Egypt’s Muslim Brotherhood lashed out Friday at U.S. Secretary of State John Kerry for saying the Islamist group “stole” the 2011 popular uprising that toppled autocrat Hosni Mubarak, saying he was twisting facts.
Thousands of Brotherhood supporters took the streets around the country in protests to mark the passage of 100 days since security forces launched a violent crackdown on the group, killing hundreds when they broke up two sit-in camps by backers of ousted President Mohammed Morsi.
Islamists have been holding small, localized protests almost daily to denounce the military’s July 3 removal of Morsi, the country’s first freely elected president. At times, the rallies have swelled to somewhat larger numbers, but the group’s ability to bring out supporters has been crippled by a wave of arrests that has jailed thousands of members.
The military ousted Morsi after massive protests by millions nationwide who demanded his removal after a year in office, accusing him and the Brotherhood of trying to monopolize power. Morsi supporters have accused the military of wrecking the country’s nascent democracy with the coup.
Kerry’s comments about the Brotherhood on Wednesday appeared to be an attempt by Washington to ease tensions with Egypt’s new military-backed government. After initial U.S. criticism of the coup, many Egyptians have accused the U.S. of siding with the Brotherhood and Morsi.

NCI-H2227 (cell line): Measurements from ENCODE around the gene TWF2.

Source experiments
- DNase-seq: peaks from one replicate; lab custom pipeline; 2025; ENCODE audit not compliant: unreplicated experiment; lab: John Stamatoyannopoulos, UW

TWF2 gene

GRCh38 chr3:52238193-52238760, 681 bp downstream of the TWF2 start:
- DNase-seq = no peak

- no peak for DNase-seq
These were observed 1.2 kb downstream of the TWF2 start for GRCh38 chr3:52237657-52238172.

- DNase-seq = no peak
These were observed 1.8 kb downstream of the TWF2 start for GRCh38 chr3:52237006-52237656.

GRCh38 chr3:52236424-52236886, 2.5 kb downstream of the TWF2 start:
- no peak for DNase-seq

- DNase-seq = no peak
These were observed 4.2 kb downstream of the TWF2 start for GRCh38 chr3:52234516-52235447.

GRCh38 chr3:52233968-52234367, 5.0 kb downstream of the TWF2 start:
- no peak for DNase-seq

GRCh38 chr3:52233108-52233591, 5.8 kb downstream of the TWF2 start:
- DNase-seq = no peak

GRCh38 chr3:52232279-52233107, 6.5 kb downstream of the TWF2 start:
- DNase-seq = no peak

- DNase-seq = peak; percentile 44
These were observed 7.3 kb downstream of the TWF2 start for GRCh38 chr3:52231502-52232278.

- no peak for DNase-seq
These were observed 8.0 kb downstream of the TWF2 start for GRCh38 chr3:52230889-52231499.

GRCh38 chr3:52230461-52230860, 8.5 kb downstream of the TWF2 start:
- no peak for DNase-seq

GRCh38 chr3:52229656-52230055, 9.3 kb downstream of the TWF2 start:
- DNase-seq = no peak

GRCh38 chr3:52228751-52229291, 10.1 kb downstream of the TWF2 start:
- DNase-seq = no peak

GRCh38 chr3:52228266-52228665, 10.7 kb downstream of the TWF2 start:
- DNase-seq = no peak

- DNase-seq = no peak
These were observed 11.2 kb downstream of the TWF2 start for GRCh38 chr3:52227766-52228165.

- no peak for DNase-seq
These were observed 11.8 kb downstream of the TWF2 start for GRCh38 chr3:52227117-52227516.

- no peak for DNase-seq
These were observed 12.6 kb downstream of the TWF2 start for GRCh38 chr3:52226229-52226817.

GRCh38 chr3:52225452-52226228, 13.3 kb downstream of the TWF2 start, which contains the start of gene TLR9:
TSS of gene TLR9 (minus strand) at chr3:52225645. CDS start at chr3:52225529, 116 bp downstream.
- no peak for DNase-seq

Kerry said the activists who led 18-day uprising that brought down Mubarak had not been “motivated by religion or ideology.” He said hopes for greater freedom and opportunity and an end to corruption was “what drove that revolution. And then it got stolen by the one single-most organized entity in the state, which was the Brotherhood.”
In a statement Friday, the Brotherhood said Kerry was “twisting realities and ignoring facts.” It said the Brotherhood “rose to parliament and the presidency through elections” and accused the U.S. of “supporting the military coup … and ignoring the massacres and oppressive measures that the coup government is carrying out in Egypt.”
At least 600 people were killed on Aug. 14 when riot police cleared the two pro-Morsi camps in Cairo’s Rabaah el-Adawiya and Nahda squares.
Protesters on Friday raised Morsi’s portraits and held up yellow posters with the symbol of a hand raising four fingers. The word “rabaah” means fourth in Arabic, and the gesture has become a symbol of support for Morsi.
With barbed wires and armored vehicles, army and police forces sealed off Friday the two squares, fearing attempts by Islamist protesters to storm them, Egypt’s state news agency MENA reported. The main coalition of Morsi supporters said it will attempt to gather Sunday at the two squares, according to the website of the Freedom and Justice Party newspaper, a Brotherhood mouthpiece.